(ii) calculating maternal heart rate from maxima values of maternal blood flow;

(iii) calculating a maternal pulse wave velocity from a delay between R-waves of an ECG and corresponding systoles of blood flow signal;

(iv) calculating maternal contractility from maternal blood flow by determining maximal derivative in a maternal systole stage;

(v) calculating a fetal heart rate from an inter-beat interval of fetal ECG;

(vi) calculating a fetal heart rate from an inter-beat interval of fetal Doppler signal representing fetal heart valve closing;

(vii) calculating a fetal blood flow using ultrasound reflection from a fetal blood vessel; and

(viii) calculating a fetal heart rate from fetal blood flow rate; and

(ix) calculating a fetal blood flow rate using ultrasound reflection from a fetal blood vessel.

15. A method of determining a maternal-fetus relation in a pregnant woman having a maternal-placenta-fetal system, the method comprising the steps of:

(a) simultaneously monitoring selected maternal and fetal physiological signals;

(b) preprocessing said maternal and fetal physiological signals by independently non-linearly or linearly mathematically decomposing said maternal and fetal physiological signals into mathematical constituents thereof and collecting constituents of said mathematical constituents having a highest degree of linearity and/or simplicity;

(c) using said constituents having said highest degree of linearity and/or simplicity for identifying a mathematical model describing the maternal-placenta-fetal system, and mathematical parameters describing said model; and

(d) determining, according to said mathematical model and said mathematical parameters describing said mathematical model, the maternal-fetus relation.

16. The method of claim 15 , wherein while simultaneously monitoring said selected maternal and fetal physiological signals the pregnant woman is provoked by an external stimulus.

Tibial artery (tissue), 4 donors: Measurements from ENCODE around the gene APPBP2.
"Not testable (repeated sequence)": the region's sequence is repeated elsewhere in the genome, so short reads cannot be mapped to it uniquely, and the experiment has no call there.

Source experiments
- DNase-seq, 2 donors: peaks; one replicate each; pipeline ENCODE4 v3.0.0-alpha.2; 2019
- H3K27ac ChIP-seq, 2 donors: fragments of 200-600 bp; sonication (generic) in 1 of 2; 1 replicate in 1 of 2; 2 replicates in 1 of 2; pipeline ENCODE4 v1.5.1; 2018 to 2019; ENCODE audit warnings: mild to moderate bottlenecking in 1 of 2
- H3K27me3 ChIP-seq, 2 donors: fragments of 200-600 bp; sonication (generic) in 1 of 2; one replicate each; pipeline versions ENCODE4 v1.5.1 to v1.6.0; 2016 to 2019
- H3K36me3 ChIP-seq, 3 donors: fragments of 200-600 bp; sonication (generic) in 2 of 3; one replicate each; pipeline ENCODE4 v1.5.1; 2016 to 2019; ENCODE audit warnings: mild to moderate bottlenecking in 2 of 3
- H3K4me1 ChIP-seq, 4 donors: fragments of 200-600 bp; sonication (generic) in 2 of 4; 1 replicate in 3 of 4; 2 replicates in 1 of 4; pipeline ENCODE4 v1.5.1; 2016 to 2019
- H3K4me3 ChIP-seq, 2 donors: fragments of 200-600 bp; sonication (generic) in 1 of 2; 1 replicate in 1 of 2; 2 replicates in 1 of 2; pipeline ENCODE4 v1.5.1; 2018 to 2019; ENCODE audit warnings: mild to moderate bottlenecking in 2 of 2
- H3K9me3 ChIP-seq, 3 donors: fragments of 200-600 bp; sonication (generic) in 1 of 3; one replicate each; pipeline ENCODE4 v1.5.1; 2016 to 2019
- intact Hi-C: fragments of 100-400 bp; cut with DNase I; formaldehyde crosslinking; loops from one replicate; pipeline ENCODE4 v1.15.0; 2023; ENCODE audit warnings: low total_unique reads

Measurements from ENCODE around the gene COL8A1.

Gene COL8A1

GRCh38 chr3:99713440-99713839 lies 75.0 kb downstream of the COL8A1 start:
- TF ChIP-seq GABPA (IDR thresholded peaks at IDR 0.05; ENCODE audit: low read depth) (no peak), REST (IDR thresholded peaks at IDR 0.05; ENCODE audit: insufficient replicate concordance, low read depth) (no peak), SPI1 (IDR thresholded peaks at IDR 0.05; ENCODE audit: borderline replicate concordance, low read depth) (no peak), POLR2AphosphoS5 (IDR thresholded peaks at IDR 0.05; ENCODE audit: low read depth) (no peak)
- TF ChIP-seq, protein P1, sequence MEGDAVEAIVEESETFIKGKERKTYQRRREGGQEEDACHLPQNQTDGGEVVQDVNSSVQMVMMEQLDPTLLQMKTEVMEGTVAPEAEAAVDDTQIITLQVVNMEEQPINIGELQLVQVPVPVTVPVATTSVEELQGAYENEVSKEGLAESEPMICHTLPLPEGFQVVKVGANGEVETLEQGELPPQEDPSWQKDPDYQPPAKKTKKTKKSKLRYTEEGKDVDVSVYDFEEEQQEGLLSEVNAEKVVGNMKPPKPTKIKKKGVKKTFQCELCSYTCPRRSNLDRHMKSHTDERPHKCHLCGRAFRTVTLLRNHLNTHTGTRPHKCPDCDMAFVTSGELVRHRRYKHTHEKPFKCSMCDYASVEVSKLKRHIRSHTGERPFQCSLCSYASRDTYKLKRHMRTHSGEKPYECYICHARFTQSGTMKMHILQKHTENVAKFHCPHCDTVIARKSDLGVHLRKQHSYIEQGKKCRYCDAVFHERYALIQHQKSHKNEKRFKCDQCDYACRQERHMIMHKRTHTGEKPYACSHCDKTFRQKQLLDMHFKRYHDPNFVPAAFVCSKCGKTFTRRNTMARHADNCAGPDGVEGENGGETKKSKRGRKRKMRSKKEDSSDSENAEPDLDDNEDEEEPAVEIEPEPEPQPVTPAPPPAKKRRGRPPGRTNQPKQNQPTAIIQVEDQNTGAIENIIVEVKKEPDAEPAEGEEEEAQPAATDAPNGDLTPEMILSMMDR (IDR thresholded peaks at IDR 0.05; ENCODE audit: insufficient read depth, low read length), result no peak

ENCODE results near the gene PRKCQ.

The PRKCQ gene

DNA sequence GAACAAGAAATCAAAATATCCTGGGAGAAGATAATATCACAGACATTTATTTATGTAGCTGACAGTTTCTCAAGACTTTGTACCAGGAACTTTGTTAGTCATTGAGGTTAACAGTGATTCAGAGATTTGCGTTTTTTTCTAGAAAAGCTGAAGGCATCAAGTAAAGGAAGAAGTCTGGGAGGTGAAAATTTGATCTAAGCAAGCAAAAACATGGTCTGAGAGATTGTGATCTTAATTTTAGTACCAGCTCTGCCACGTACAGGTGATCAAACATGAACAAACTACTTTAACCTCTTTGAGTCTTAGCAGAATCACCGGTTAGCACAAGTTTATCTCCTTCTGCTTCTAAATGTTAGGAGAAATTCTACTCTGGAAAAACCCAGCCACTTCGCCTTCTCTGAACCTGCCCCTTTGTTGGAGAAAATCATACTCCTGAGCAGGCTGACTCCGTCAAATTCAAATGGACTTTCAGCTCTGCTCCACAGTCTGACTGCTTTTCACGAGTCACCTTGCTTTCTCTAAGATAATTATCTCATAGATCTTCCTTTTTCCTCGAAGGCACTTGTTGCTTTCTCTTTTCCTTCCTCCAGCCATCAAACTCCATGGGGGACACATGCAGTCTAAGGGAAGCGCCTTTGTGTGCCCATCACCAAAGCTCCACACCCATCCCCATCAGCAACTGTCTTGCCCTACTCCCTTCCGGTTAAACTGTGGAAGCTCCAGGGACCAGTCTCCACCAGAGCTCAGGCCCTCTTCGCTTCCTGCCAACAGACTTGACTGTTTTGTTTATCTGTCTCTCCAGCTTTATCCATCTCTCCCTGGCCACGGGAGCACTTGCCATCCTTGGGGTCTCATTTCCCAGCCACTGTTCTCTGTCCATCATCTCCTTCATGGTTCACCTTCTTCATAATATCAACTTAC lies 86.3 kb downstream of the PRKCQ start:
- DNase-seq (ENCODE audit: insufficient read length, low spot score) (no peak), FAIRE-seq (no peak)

17. The method of claim 15 , wherein said physiological signals are selected from the group consisting of ECG, BP, PO_{2}, PCO_{2}, blood flow, blood velocity, blood volume, thermal index and respiration.

18. The method of claim 15 , wherein said mathematical model is selected from the group consisting of nonparametric models, parametric models, polynominal representation, simple autoregressive model, ARMAX model structure, output error structure, Box-Jenkins model structure, general parametric model structure, state space representation, linear time-varying models, time-invariant model, nonlinear models, nonlinear ARMAX, Wiener kernels model, Korenberg-Billings model and Volterra-Wiener model.

19. The method of claim 15 , wherein said step of identifying said mathematical model is effected by identifying a best mathematical model describing the maternal-placenta-fetal system, said best mathematical model is selected out of a plurality of available mathematical models and according to predetermined criteria.

20. The method of claim 15 , wherein said model is a linear model.

21. The method of claim 15 , wherein said step of preprocessing said maternal and fetal physiological signals includes at least one process selected from the group consisting of:

(i) calculating a maternal heart rate from an inter-beat interval of maternal ECG;

(ii) calculating maternal heart rate from maxima values of maternal blood flow;

(iii) calculating a maternal pulse wave velocity from a delay between R-waves of an ECG and corresponding systoles of blood flow signal;

(iv) calculating maternal contractility from maternal blood flow by determining maximal derivative in a maternal systole stage;